Zika! Now that I have your attention, it appears that the US has become a breeding ground for this virus. It has gained significant attention for its predilection towards causing havoc in the field of neurology. It typically causes a self-limited febrile flu-like illness like many viral infections. However, it has become apparent that the virus can cause devastation through its ability to cause microcephaly, small heads of babies. The small heads are a result of small brains and small brains means severe retardation. The Centers for Disease Control has advised that pregnant women avoid traveling to high-risk areas and that men traveling to the same regions should abstain from sexual activity as it has been found that the virus can last up to 6 months in sperm. Florida appears to be the current hot spot in the US but the carrier of the virus, the mosquito Aedes Aegypti, has a habitat throughout the Southwest and Southeast United States, including southern California and Southern Nevada and Utah.
An additional concern has been the rise of Guillen Barre (Gee-on Ba ray) (GBS) syndrome in people living in areas of Zika virus outbreaks. GBS is a disorder where the immune system of the person affected is ramped up to attack itself resulting in nerve damage. This includes damage to the motor nerves resulting in weakness including respiratory muscles resulting in difficulties breathing, to the sensory nerves causing numbness and tingling, and to the autonomic nerves resulting in fluctuations in blood pressure and heart rate that could be dangerous. GBS is treatable and needs to be diagnosed early in its course to avoid potentially life-threatening complications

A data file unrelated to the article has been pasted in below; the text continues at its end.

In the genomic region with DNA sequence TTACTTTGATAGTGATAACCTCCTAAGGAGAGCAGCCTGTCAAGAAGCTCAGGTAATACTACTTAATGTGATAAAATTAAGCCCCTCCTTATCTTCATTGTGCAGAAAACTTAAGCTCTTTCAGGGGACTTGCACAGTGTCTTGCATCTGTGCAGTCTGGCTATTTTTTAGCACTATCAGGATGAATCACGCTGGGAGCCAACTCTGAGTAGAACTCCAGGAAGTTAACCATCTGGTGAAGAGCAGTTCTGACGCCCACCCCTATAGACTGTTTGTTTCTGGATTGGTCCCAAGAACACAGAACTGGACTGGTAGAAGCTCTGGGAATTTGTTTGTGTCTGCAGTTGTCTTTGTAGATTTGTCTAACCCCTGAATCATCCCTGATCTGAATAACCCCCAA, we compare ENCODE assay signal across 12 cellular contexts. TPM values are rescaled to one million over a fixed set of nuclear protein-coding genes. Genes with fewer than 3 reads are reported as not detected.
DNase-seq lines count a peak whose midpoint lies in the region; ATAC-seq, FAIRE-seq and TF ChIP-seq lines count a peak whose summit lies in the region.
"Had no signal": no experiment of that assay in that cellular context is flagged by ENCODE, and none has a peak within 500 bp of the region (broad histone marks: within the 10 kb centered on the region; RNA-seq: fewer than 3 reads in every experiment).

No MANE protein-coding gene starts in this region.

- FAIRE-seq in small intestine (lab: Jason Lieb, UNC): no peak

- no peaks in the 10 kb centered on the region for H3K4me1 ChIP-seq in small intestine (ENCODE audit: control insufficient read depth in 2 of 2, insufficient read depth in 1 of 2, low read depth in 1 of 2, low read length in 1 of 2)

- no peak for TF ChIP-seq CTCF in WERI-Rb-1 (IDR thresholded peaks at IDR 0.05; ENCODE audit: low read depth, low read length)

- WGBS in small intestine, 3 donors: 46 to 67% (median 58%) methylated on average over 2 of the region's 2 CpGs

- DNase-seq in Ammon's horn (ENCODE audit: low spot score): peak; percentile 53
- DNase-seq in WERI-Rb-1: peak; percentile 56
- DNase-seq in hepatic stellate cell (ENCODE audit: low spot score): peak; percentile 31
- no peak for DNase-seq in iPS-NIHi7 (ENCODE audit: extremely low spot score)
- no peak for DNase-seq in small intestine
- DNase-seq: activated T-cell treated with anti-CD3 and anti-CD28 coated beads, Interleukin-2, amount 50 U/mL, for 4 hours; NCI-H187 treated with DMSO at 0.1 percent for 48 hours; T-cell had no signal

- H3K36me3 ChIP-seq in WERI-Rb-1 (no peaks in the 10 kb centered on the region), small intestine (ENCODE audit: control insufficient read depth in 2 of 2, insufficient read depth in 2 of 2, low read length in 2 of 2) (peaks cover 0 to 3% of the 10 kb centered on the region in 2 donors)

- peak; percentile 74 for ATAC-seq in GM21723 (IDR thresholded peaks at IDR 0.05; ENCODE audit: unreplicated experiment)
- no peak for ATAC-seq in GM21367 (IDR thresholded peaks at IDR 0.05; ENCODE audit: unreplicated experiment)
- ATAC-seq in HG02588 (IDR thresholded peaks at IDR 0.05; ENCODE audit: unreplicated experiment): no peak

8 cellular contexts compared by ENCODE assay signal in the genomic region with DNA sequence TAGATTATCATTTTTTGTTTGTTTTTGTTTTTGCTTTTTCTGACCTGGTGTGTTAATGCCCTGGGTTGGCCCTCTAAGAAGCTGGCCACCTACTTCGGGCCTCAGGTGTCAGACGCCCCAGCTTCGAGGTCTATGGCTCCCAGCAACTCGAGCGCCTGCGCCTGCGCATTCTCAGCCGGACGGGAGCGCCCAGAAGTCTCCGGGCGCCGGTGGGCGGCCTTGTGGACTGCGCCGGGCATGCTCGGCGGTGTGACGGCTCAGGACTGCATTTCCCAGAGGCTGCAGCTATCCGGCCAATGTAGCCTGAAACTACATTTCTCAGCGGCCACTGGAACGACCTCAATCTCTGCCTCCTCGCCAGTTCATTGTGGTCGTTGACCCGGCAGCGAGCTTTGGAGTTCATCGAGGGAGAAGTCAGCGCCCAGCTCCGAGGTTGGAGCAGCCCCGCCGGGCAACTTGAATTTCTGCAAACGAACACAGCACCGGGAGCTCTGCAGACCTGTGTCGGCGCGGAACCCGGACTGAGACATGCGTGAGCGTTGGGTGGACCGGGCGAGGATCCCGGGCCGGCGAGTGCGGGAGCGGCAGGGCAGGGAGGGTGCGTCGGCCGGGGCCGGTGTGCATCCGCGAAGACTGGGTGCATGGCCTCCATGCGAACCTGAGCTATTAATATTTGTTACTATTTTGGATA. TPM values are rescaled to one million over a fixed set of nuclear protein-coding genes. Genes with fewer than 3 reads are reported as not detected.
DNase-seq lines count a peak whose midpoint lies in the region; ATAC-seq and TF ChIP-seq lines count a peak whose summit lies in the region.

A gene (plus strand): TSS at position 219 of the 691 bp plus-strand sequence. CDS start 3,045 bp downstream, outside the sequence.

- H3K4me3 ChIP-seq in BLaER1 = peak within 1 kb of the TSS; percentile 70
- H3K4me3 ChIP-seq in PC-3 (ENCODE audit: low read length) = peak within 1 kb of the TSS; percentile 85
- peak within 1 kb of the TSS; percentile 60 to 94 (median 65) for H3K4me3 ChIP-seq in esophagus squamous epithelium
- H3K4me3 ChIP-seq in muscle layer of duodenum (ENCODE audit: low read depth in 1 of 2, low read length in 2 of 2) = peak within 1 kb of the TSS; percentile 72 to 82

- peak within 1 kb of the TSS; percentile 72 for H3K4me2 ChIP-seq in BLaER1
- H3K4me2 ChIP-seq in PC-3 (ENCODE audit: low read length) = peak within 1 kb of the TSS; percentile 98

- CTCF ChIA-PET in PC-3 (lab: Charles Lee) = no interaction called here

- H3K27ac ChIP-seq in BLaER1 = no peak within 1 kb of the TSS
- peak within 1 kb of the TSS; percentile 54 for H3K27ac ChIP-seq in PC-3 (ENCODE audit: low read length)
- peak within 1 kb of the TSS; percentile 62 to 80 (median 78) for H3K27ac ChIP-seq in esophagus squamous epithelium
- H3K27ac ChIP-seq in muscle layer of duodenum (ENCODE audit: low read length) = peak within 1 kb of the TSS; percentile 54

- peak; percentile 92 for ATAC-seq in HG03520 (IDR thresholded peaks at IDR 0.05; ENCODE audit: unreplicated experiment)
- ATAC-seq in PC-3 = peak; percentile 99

Please call us for an immediate evaluation if you have any symptoms of weakness, numbness, tingling, trouble swallowing, trouble speaking, trouble breathing, or dizziness after visiting any areas where Zika virus could be spread. Although the Aedes Aegypti mosquito tends to live in the Southwest and Southeast almost all of the States have reported at least one case of travel-related Zika virus infection. We have included maps of the endemic areas of the typical Zika carrier mosquitos on our website.